It must also be mentioned that alleged Detroit lover Kid Rock threw out the ceremonial first pitch and had Dick Butkus’ name misspelled on the back of his shirt. I don’t know of too many Tigers fans who would be so willing to wear White Sox gear, but I guess Kid Rock is one of them. Anyway, here is a comprehensive review of some of the best ‘dos at the Cell for Mullet Night.

WHITE SOX MULLET PICTURES

Business in the front, party in the back.

Photo Credits: Coach_Burnett, MattWhilhelmBMX

Bigger Jerks: Guy in LeBron Heat Jersey or Cleveland Fans at Progressive Field?

This is such a tough debate to call. Who was the bigger jerk in Cleveland on Wednesday night? Matt Bellamy, the young kid who wore the LeBron James Heat jersey to the Indians/Yankees game in Cleveland, or the fans who harassed him with verbal expletives? In many senses, the guy was baiting the fans on purpose and knew what he was in for. In others, shouldn’t we still treat each other civilly regardless of which team we support?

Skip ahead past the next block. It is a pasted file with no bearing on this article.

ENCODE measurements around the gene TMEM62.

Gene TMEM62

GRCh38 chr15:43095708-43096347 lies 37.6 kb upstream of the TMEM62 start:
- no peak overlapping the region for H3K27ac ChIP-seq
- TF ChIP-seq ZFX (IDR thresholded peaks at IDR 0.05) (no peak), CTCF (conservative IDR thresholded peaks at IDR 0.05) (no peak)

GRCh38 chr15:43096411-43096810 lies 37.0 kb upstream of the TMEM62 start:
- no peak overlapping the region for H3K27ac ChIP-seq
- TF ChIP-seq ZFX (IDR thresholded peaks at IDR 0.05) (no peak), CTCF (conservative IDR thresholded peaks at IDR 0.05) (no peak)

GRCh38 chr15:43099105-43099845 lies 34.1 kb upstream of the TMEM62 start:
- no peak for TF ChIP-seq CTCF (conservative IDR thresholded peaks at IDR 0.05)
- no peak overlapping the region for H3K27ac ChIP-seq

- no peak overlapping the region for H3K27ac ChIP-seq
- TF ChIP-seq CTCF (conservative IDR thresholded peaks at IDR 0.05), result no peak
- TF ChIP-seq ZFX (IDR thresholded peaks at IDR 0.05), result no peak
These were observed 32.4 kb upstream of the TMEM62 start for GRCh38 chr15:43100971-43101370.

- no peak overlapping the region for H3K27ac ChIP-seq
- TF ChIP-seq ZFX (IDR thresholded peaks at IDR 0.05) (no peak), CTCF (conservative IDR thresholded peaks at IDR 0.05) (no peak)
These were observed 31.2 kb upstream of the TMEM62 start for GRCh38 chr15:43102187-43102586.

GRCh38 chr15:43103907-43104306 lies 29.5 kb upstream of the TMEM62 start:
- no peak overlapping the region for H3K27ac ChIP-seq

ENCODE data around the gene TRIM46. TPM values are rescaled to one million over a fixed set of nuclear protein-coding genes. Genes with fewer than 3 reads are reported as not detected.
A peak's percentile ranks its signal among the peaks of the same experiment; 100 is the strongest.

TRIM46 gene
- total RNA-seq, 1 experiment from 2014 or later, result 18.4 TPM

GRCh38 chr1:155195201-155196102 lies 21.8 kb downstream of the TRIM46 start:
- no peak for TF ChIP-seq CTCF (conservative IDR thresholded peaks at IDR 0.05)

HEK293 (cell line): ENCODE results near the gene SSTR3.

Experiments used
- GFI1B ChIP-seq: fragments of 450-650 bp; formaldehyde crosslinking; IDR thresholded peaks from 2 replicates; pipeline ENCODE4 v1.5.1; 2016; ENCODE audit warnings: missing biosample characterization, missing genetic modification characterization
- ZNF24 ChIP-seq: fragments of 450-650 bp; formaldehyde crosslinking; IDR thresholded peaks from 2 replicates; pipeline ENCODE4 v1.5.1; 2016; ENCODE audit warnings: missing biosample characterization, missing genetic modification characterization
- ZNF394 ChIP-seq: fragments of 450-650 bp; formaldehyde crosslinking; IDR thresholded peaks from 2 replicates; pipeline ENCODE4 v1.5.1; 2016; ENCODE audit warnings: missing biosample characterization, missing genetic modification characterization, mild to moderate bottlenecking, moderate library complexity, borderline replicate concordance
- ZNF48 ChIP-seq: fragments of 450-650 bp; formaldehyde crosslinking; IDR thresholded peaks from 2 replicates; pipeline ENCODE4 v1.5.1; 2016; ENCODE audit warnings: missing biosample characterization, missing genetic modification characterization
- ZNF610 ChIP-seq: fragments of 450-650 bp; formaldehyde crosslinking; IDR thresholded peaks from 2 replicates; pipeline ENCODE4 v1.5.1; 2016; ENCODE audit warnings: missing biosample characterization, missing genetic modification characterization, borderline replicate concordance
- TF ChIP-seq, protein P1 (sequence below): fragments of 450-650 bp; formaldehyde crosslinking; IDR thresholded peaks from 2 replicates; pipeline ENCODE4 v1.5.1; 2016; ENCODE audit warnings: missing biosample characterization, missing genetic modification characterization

At the very least you have to say it was wrong to throw the guy out of the stadium. That’s how over 70% of people felt in a poll conducted by Jimmy Traina in his Hot Clicks section at SI’s Extra Mustard. Hey, Bellamy may have been asking for some heckling and went against his girlfriend’s advice, but did he deserve to be thrown out of the stadium? No way. Now if you want to see the reaction from the Cleveland faithful, prepare to put on some earmuffs. This video of the fan wearing a LeBron Heat jersey to the Indians game has some language that is NSFW:

Sources:
Fan Ejected for Wearing LeBron Heat Jersey [Hot Clicks]
Video Credit: YouTube user jb107502

Roy Oswalt a Solid Addition for Phillies